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Ask Pam Carswell about 3D printing, and the Minot Public Library’s Teen Librarian breaks into a broad smile.
“It’s been very popular with kids, but we’re also getting more adults using the printer, too,” she said. “It’s been so much fun and such a learning experience for us since we started 3D printing.”
Carswell wrote a request a few years in a row to Best Buy’s Community Grant fund before being approved in January for a $4,200 grant, which paid for a 3D printer, a scanner, a laptop computer, and some training for staff members.
“I think they approved our grant just because they got tired of me writing to them,” she said, laughing.
Once the equipment was purchased, the real learning began.
“I was completely new to 3D printing when I wrote the grant. We did get some training from a Minot State University professor, and then we just started making things,” she said.
Their first project Carswell and her staff attempted was a Batman key chain.
“We thought it turned out great, but we couldn’t get it off the build plate. So like good librarians, we googled it. It said cold can help get items off the build plate. So we put the project outside in the cold weather for a while, and then we were able to get it off using some dental floss. That’s how we learned,” Carswell said. “We learn more by doing than any other way. I would say now we are advanced beginners.”
And that’s how the library’s 3D printing program began. Since then, Carswell and her staff have held multiple events to teach children and adults to use the printer.
“We just finished our Bells and Whistles program, where we challenged the kids to design their own bells or whistles, or they could use our designs, too,” she said. “The whistles work, believe me, and the bells make noise, too.”
The designs for the bells varied from ones that looked like standard hand-held bells to others that resembled pieces from a chess game. Some bells took four hours to print. The smaller whistles took roughly 45 minutes to print.
The charge to use the 3D printer is 20 cents per gram of filament. A typical whistle cost less than $2, a bell around $2.50. A lot of people have printed cable savers, which help protect the point where a phone charging cord attaches to the plug.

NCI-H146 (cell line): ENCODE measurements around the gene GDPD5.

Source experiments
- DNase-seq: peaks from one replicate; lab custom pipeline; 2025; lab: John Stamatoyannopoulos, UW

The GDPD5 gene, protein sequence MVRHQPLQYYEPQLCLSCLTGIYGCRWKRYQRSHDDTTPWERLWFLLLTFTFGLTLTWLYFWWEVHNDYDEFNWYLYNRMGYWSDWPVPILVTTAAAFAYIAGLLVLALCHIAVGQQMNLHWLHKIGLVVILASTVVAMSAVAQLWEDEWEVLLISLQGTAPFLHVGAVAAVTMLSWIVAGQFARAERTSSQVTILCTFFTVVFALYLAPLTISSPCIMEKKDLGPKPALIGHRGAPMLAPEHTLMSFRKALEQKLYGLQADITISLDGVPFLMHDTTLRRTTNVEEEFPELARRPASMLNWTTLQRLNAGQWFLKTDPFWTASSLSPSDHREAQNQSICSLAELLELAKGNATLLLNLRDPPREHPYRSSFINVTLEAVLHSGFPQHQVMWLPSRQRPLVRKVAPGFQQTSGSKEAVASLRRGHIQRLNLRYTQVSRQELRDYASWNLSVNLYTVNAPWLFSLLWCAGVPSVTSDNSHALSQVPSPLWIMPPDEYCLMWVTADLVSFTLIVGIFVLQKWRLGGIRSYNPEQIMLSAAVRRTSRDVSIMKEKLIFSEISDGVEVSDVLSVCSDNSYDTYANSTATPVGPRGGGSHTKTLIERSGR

“Cable savers cost about 20 cents to make,” Carswell said. “Not a bad investment to protect a $30 charging cord.”
Library patrons can find a wide array of 3D designs on websites like Thingiverse. Patrons can also use design programs such as Tinkercad to create their own designs or edit items they found on other sites. Patrons can search and create at home or at the library.
“A lot of people bring designs with them on a thumb drive, so we copy the file. Then they fill out a request form, and we print the project for them,” said Carswell, who noted there is about a 48-hour turnaround time for projects to be printed.
The Library’s 3D printing classes have been well-attended; the smallest class was eight people, with the largest class including 17 patrons. A program held in late July had a music theme.
If Carswell’s face lights up just talking about 3D printing, then the librarian positively glows when she talks about two special patrons, Jurnee and Jomar.
Both children have sight impairments, and are regulars at the library. On this day in mid-July, Carswell wears a purple shirt with an owl design and the words ‘Healing for Jurnee’ on the front. Jurnee loves owls, Carswell said.
“I’ve known Jurnee since she was an infant. She was diagnosed with cancer and because of that lost the majority of her sight. When we learned that, we wanted to find ways we could help her navigate everyday life,” Carswell said.
Carswell and her staff worked with Jurnee to design and create white and purple owl zipper pulls for Jurnee to put on her coat, backpack, cane, tooth brush, and other personal items.
“She’s an active 11-year-old, so sometimes her zipper pulls get broken. We’re printing them now with a little more filament in them so they are stronger. They help her know by shape which cane is hers, or what backpack is hers,” Carswell said.
Jomar loves superheroes, so Carswell said they print Batman-shaped zipper pulls for him to attach to his personal items, including his sleeping bag because he loves to go camping.
Carswell is excited for a new program scheduled for this fall.
“We’ve purchased some glow in the dark filament, so we’re thinking it will help anyone, but especially those with sight impairments, create glow in the dark light switches or other items that will help them through their everyday life,” she said.
She will also present a seminar on 3D printing for people with disabilities at the North Dakota Library Association’s annual conference in October in Minot.
“I think it’s a great opportunity to share what we’re doing with other libraries around the state,” Carswell said. “I know others are doing 3D printing, but I’m not sure any other libraries in North Dakota are doing things specifically for visually impaired patrons. We’re pretty proud of that.”
Carswell said the interest in the Minot Library’s 3D printing programs has been growing, a trend she expects to continue as more everyday uses of the technology are explored.
“We want to continue to assist those with sight impairments with the zipper pulls and other items, and we are open to creating other ways to help anyone with a disability,” she said. “We also look forward to expanding our horizons wherever our kids want to lead us. I think the possibilities are endless.”